- Attorney analysis and preparation. The attorney obtains the initial paperwork on a particular employee and determines if H-1B status will be viable based on information presented. The attorney informs the client about H-1B obligations and responsibilities. The attorney prepares the forms and files them with USCIS.
- Department of Labor. Reviews the Labor Condition Application (LCA) and certifies that the prevailing wage is being paid based on the information provided. DOL also may perform random audits to see if employer requirements in addition to the LCA disclosures are being upheld.
- US Citizenship & Immigration Services. USCIS receives the H-1B filing and determines that the job requirements, the employee’s credentials and the employer’s viability are all sufficient for approval.
- Department of State/visits to US Embassy or Consulate abroad. If the employee is abroad after receiving approval of the petition, or is granted consular approval (as opposed to a change or extension of status) the employee must apply for an H-1B visa stamp at a US Embassy or Consulate abroad.
Additional H-1B Considerations — In General
- Spouses/Children (Dependents of H-1Bs). Spouses and children may accompany the H-1B principal using H-4 status. Spouses of H visa holders may NOT be gainfully employed (unless they qualify for an H-4 EAD) but are allowed to attend school and university classes.
- Duration/Six Year Limit with Limited Exceptions. H-1B status is good for an initial term of up to three-years, and may be extended for a maximum of six years. After six years, the individual must leave the US for one year, unless he/she qualifies for an extension BEYOND six years based on AC-21.
- Extensions of H-1B status beyond six years. H-1B status may be extended beyond the 6-year limitation, in one-year increments, if a labor certification application (commonly referred to as PERMs or Labors) has been filed at least 365 days prior to the expiration the 6-year limitation. An H-1B may also be extended beyond the 6-year period, in three-year increments, for any person who is the beneficiary of an approved first, second, or third employment-based 1-140 petition, but due to per country limitations is unable to file for or obtain his or her immigrant visa. Finally, time spent physically outside of the United States beginning with the first date of H-1B status may be re-captured.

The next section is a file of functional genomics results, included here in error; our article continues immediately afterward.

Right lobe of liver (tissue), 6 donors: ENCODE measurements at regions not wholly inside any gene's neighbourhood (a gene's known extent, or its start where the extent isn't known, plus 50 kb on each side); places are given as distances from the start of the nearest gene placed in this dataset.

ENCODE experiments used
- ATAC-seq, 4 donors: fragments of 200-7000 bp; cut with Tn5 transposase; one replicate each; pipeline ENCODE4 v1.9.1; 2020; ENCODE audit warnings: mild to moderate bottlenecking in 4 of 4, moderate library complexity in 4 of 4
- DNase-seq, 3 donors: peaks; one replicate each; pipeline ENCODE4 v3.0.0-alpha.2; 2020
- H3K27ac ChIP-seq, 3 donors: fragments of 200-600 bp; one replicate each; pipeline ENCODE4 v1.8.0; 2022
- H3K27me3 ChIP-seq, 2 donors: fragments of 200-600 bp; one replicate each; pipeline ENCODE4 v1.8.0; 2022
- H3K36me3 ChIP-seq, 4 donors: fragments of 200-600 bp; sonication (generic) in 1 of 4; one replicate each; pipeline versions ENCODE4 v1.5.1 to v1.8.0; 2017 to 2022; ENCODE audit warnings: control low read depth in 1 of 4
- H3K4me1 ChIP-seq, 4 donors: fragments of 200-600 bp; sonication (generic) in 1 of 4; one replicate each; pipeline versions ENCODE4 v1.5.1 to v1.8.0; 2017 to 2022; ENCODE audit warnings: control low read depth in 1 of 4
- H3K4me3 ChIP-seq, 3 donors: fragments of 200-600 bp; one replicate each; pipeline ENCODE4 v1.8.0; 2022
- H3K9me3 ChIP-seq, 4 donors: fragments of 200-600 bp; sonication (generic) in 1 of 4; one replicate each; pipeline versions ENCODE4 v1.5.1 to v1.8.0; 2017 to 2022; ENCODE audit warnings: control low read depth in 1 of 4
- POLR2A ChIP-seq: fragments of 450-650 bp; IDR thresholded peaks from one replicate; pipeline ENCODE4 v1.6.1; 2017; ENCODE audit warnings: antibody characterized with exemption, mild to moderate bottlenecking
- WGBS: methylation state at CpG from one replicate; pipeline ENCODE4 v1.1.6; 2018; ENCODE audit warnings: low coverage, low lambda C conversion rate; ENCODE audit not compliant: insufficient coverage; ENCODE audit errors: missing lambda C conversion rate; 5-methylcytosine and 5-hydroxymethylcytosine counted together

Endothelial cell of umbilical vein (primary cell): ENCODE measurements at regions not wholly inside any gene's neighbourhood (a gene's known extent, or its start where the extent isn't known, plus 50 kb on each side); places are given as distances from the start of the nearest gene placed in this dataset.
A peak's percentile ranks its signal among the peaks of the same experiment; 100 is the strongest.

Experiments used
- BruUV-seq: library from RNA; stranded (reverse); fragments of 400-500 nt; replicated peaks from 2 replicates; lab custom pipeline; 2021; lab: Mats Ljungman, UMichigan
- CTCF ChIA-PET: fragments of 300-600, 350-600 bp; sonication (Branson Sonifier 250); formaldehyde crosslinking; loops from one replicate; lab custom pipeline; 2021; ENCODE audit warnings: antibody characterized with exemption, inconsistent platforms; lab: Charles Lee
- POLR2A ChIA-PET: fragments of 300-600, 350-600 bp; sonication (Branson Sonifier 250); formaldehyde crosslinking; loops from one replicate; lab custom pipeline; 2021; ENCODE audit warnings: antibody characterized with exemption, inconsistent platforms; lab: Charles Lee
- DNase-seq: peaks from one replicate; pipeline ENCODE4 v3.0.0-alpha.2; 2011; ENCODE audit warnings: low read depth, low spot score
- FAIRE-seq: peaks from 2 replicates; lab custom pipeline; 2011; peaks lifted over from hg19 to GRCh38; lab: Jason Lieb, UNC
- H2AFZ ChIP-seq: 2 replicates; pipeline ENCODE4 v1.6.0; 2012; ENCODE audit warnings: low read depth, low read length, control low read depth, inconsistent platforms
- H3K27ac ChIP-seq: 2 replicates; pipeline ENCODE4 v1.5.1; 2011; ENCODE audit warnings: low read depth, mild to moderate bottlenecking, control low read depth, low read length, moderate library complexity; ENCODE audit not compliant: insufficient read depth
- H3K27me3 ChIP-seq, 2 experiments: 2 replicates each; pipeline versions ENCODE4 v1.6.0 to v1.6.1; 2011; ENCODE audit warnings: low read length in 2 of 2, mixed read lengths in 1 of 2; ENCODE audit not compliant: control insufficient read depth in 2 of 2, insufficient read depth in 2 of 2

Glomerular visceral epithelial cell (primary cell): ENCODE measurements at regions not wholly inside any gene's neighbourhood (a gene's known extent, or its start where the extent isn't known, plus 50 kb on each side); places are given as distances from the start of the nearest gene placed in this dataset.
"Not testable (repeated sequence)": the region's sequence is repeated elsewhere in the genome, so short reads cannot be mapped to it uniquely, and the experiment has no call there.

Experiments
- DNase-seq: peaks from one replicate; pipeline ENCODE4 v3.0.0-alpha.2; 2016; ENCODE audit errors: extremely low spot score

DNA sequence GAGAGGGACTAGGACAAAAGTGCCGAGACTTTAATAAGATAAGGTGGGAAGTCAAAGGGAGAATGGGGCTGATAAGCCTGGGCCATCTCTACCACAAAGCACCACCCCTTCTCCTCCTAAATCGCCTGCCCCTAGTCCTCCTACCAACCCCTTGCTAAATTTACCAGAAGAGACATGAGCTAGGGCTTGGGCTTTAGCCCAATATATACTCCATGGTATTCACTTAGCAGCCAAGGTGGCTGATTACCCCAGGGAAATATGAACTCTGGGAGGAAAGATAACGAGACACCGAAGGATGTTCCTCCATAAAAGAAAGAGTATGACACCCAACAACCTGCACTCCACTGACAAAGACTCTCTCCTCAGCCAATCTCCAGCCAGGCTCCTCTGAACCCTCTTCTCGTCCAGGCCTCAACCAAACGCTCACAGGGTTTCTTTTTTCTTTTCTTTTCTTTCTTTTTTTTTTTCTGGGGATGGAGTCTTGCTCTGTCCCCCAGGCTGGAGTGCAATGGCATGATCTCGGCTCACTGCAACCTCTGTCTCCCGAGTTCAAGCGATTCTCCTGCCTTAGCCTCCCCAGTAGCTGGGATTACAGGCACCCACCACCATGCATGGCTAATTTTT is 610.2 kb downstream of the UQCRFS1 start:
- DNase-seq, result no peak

- Timing of H-1B extensions. An extension with the same employer should generally be initiated approximately 6 months before expiration so that the individual is not stuck in the US waiting for approval prior to travel (after expiration of the old 1-94 card). If the case needs to be quickly processed, the petition may be expedited with Premium Processing Service for an additional government filing fee, currently set at $1410. Common reasons are filing an extension too close to expiration.
- H-1B portability (or transfer). A person who was previously granted a visa or otherwise held H-1B status may commence new employment upon the filing of a new petition by the prospective new employer if: (1) s/he was lawfully admitted; (2) the new petition is not frivolous; (3) the new petition was filed before the date of expiration of the period of stay authorized by the AG of the H-1B beneficiary (current 1-94); and (4) subsequent to such lawful admission the H-1B beneficiary has not been employed without authorization before the filing of such petition.
We hope that this guide provides you with a brief overview of the H-1B visa process, key players, and items to keep in mind. If you have any questions or want to learn more about pursuing an H-1B visa, feel free to reach out!